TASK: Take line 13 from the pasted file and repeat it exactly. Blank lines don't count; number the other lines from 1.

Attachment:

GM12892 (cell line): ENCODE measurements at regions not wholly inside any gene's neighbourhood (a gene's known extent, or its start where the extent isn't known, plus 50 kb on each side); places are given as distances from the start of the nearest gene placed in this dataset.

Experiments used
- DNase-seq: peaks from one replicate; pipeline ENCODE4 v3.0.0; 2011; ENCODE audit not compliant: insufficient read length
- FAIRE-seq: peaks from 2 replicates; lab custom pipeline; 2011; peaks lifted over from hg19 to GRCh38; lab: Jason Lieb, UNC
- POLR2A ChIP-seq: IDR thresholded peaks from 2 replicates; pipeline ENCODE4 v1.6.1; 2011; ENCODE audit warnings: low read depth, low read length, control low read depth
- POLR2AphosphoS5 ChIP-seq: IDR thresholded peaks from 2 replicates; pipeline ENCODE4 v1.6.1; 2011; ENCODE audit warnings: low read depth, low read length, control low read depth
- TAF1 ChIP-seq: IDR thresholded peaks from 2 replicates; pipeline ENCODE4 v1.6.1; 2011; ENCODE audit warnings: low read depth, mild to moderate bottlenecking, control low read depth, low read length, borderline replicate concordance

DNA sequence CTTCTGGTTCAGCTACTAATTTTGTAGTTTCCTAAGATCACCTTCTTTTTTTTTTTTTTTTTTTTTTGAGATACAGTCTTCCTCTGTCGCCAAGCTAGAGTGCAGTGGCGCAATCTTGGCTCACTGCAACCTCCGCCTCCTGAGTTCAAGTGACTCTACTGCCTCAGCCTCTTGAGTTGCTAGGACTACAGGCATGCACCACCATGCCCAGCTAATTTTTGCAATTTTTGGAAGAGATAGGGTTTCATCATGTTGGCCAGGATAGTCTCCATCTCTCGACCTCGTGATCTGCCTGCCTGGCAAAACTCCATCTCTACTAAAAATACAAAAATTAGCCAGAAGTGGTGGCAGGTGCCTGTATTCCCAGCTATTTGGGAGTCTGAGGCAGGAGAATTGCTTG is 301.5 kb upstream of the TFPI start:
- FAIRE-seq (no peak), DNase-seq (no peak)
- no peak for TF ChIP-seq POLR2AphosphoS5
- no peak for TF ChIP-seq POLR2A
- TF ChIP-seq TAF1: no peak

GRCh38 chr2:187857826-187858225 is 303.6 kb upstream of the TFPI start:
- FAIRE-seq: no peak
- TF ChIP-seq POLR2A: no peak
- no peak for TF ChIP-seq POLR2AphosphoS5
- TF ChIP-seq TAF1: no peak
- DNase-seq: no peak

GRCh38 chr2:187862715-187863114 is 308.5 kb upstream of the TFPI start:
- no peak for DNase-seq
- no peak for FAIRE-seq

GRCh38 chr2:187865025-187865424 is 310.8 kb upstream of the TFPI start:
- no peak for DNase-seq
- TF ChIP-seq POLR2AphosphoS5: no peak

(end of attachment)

GRCh38 chr2:187857826-187858225 is 303.6 kb upstream of the TFPI start: